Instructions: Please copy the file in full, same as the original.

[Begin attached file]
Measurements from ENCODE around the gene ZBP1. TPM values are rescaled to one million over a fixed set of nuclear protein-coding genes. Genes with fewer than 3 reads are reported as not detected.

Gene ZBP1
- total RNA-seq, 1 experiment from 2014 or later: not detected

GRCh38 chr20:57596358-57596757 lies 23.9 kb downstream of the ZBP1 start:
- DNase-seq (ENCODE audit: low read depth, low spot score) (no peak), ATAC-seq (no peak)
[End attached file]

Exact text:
Measurements from ENCODE around the gene ZBP1. TPM values are rescaled to one million over a fixed set of nuclear protein-coding genes. Genes with fewer than 3 reads are reported as not detected.

Gene ZBP1
- total RNA-seq, 1 experiment from 2014 or later: not detected

GRCh38 chr20:57596358-57596757 lies 23.9 kb downstream of the ZBP1 start:
- DNase-seq (ENCODE audit: low read depth, low spot score) (no peak), ATAC-seq (no peak)